British Tabloid Under Fire For Publishing Nazi Salute Photograph

This month the British royal family came under scrutiny for an 80 year old royal photograph that was uncovered showing the royals mimicking Hitler’s Nazi salute in the garden of one of the royal palaces.

The photo showed the current Queen Elizabeth as a child with her sister, Margaret, her mother and uncle. A tabloid newspaper in the UK acquired the photograph and released the photograph on its front page in an effort to discredit the royal family.

The stunt backfired as the British public turned against the newspaper and floods of dismay and anger against the news outlet for publishing the photograph have been pouring in to the royals.

At the time in the early 1930s, no one was to know what the Nazi salute would come to symbolise. Also as a child of just seven years old, the Queen herself would not have understood the salute for what it stood for.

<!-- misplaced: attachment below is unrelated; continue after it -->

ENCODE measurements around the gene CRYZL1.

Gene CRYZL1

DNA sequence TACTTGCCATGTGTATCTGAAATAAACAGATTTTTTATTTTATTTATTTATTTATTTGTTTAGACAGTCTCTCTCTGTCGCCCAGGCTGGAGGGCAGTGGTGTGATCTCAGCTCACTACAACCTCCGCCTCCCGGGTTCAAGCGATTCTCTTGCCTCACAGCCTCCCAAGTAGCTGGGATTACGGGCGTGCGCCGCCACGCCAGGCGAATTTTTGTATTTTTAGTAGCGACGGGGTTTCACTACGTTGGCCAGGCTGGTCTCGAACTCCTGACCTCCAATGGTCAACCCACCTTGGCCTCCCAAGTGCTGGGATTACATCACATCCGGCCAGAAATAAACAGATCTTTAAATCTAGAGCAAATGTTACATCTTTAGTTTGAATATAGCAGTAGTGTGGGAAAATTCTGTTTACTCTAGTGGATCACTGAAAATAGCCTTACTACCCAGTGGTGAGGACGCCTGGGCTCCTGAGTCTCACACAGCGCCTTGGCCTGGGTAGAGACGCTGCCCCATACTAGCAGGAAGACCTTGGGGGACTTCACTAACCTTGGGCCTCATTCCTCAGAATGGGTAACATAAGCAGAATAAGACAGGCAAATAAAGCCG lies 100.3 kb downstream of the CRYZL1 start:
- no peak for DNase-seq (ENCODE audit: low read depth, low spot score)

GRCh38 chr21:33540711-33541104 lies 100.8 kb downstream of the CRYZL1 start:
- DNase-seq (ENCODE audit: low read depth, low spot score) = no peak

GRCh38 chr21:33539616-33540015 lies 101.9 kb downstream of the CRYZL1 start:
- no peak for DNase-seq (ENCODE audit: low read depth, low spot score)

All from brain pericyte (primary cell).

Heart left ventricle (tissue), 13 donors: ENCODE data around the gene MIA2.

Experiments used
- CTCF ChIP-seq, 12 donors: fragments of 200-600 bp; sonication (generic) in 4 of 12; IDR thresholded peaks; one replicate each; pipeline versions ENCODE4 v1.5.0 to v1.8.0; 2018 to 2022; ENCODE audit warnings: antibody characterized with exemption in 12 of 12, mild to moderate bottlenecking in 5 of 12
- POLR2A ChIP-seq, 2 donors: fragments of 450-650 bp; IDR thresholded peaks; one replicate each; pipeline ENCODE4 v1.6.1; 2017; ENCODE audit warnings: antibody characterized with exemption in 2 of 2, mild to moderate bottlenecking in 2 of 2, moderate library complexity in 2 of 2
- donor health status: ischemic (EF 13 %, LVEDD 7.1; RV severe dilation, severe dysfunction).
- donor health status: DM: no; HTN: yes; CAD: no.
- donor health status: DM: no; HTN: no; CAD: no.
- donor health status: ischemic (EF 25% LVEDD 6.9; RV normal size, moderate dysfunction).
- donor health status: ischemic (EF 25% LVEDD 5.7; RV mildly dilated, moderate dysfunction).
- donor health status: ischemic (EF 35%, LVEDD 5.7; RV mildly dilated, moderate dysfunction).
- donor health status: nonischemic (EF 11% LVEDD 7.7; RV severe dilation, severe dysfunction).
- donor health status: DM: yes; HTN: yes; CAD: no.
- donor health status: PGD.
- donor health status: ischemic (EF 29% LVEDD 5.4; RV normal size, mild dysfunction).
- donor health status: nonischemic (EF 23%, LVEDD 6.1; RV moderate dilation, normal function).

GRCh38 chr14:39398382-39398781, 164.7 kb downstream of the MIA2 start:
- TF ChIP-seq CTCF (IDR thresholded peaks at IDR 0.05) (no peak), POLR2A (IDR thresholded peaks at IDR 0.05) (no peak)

Hitler had just come to power in 1933 and records show that many more politicians and officials made far worse mistakes in the years running up to the war than the photograph of the royal family.

In 1936, former British Prime Minister David Lloyd George had been on a trip to Germany after Hitler had taken back the Rhineland region breaking post-World War One international agreements. On his return Lloyd George said that Hitler was a leader, had a dynamic personality and a heart. He even went on to refer to Hitler as the Germany’s equivalent of George Washington.

Another leading figure to make an error was the then editor of The Times, Geoffrey Dawson. He was positive towards the German leader in the 1930s and is said to have edited out any comments that would hurt the Nazi cause and add points that might help them. The newspaper soon changed its stance towards the Nazis when the war broke out in 1939, The Telegraph reports.

It is evident that many leading figures were sympathetic to Hitler and his cause in the years since he took power before the war began. Even Winston Churchill said that he would admire such a figure as Hitler to bring a country back from the brink of defeat as he had done with the Germans.

It is well-documented that the Queen’s uncle, Edward, did have sympathies with Hitler and the Nazi regime. But the photograph only shows a family playing around in their own time, mocking the German salute.

Ian Harvey

Ian Harvey is one of the authors writing for WAR HISTORY ONLINE